Linked by Thom Holwerda on Sun 23rd Mar 2008 10:22 UTC, submitted by jeanmarc
BeOS & Derivatives "This is the first Haiku alpha 1 status update. The goal of this status update is to provide information on how the project is going. There has recently been an consensus that it was about time to start preparing a first alpha for a myriad of reasons. To me personally, the fact that it is about time to show off the enormous amount of work that has been put in the project the past number of years. Another good reason - in my opinion - is to get everyone behind one goal: preparing the code for a first release. So what's the goal of this status update? Well, with a large number of developers actually working on the different components of the operating system, it is easy to lose track of what is going on. You can consider this a news update."
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stability
by transputer_guy on Sun 23rd Mar 2008 15:11 UTC
transputer_guy
Member since:
2005-07-08

If Haiku is as stable as R5 and supports some of the improved hardware that has come along, it will be a very interesting platform for the future.

I have W2K, BeOS, PCLinuxOS and now OSX running around the house so I get to compare all their aspects.

BeOS I love the most but it has only barebones software just enough to barely get by.

W2K & Linux I use because I have to, but I don't really ever enjoy them. They sure have lots of software that lets you get things done and some of that is even good but they also have plenty of issues I am pretty fed up with. It is either DRM+activation+complexity or doesn't quite work+complexity, I don't want any of those.

OSX was just 30 days old when my MiniMac mobo died, it is back with its creator now. I had really high hopes for OSX but have found it to be big fat and massively bloated. Sure it is beautiful, easy on the eyes and just works fabulously (hardware willing) but I don't see myself ever using it as my preferred OS, just another port target. On many occasions I click on the menubar and get no response for 10s. Its a CoreDuo and it feels sluggish too often. To top it off the Apple store clerk told me a 2nd 1GB DIMM stick would cost $300. I thought he was joking, he wasn't. I am pretty sure I won't be buying anymore Apple hardware.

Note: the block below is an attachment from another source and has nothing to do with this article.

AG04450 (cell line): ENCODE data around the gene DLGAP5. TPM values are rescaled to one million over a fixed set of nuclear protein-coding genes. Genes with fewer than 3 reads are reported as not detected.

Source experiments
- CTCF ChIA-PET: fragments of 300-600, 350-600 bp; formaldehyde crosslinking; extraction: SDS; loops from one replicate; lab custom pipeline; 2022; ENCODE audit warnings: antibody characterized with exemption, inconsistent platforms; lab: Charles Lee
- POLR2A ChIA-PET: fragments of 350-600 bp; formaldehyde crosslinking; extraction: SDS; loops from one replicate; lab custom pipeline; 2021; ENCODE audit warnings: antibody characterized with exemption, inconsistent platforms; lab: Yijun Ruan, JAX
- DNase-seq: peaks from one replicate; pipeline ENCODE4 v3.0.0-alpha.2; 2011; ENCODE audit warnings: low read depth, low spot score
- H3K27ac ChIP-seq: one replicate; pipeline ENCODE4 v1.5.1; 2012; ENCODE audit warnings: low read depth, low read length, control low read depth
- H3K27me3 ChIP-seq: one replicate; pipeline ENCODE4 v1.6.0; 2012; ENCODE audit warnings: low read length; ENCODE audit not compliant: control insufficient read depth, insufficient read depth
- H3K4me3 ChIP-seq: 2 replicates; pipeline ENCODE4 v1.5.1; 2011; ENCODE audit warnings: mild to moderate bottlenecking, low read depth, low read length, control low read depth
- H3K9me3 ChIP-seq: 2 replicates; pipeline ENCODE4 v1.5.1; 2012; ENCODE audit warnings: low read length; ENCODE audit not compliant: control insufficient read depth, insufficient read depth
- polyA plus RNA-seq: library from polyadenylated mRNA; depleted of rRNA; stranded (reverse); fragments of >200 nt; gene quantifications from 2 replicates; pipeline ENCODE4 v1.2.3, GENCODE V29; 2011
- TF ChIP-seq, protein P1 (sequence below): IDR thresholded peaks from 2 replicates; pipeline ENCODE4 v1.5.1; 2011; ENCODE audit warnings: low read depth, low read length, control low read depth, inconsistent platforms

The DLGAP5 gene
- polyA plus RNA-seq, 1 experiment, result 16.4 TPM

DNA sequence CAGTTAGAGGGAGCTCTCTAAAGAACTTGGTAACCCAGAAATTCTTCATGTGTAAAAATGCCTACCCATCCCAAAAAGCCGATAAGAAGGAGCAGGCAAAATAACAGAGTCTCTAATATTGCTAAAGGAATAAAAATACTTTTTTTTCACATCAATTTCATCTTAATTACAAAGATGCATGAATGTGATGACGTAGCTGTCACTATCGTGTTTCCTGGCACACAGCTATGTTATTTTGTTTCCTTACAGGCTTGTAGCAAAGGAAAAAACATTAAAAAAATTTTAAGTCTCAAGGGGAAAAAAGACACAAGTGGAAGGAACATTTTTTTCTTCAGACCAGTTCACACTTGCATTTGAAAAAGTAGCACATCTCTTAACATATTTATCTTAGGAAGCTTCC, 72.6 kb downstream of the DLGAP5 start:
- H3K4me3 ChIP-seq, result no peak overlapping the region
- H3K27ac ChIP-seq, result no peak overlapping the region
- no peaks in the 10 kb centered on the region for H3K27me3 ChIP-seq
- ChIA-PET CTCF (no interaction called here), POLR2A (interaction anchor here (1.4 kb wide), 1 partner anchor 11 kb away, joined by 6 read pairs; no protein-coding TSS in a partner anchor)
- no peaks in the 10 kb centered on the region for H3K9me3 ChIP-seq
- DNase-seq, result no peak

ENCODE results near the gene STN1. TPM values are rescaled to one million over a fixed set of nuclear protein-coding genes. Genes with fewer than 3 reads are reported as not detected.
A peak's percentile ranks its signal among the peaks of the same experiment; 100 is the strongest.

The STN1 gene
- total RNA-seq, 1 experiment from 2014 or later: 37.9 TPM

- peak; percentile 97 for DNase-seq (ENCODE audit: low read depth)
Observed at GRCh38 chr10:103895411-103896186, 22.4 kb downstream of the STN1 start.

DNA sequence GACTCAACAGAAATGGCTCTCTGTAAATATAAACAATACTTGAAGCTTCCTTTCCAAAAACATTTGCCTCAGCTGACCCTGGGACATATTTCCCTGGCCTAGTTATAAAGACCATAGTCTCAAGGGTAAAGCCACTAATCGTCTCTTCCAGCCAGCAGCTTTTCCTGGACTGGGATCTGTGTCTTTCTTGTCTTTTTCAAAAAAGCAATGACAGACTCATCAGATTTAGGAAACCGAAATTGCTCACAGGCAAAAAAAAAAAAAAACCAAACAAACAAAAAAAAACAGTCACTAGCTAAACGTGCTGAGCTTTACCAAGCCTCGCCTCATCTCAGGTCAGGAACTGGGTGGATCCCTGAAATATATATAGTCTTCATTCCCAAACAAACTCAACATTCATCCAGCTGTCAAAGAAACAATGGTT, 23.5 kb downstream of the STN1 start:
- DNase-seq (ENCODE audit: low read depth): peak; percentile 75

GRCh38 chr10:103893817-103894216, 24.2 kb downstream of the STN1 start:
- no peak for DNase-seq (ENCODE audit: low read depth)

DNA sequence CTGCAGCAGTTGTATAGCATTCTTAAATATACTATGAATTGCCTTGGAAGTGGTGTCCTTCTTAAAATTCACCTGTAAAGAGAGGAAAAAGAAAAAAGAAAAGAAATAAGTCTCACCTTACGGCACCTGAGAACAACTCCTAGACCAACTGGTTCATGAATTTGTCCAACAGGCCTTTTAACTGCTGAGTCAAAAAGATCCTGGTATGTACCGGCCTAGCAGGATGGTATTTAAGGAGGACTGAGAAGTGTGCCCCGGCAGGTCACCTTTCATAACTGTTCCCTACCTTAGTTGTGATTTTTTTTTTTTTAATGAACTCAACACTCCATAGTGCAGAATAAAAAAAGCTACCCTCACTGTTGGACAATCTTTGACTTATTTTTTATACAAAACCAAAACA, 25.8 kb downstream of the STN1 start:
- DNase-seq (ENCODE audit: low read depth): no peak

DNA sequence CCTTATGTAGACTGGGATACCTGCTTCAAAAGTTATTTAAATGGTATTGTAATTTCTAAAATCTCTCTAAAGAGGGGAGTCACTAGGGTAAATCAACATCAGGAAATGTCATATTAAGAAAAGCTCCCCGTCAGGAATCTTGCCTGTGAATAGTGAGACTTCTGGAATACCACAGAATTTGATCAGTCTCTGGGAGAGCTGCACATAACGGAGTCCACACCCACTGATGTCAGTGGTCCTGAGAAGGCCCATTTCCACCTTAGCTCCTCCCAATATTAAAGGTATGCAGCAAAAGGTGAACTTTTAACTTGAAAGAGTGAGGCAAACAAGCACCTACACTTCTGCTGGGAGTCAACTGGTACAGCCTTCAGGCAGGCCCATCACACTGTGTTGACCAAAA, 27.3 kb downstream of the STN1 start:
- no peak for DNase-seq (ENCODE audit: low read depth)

I poke around the OSX applications and compare what they do and their sizes and see similar functions in old MacOS or BeOS or Windows and see that OSX apps seem too be 10-100x times bigger. As a developer I can't grok why even the tiniest apps are now 1MB or bigger. I fondly remember the old MacOS and how tiny many full blown apps used to be, WriteNow comes to mind. Lastly I don't really get the iLife style thing but them I'm getting pretty old.

Why does app size matter so much, well as long as the OS and its apps are bloated, they act like a anvil around the hardware forcing us to hang on to large unreliable disk drives even for a small system and forcing us to buy high end processors. With BeOS and a few other OSes, the OS and many apps can easily fit on a small SSD system with a modest processor.

If an OS and a basic set of apps for Web, IDE, Audio, Video and goodies can't fit easily into 1GB with space to spare, it really ain't for me. Only the lightest nixes and BeOS/Haiku can do this.

Cheers to the Haiku team!

Reply Score: 7

RE: stability
by pablo_marx on Sun 23rd Mar 2008 17:46 in reply to "stability"
pablo_marx Member since:
2006-02-03

As a developer I can't grok why even the tiniest apps are now 1MB or bigger.

Universal binaries? Bundled frameworks (Sparkle for software updates, Growl, Crash reporters, etc)? Localized files?

Sparkle itself is 4.1MB. It contains 26 localizations taking 136KB a piece.

Reply Parent Score: 2

RE[2]: stability
by FreeGamer on Mon 24th Mar 2008 01:57 in reply to "RE: stability"
FreeGamer Member since:
2007-04-13

Really localizations could just be downloaded on demand, although I guess disk space is cheap these days so few people care !!

Reply Parent Score: 1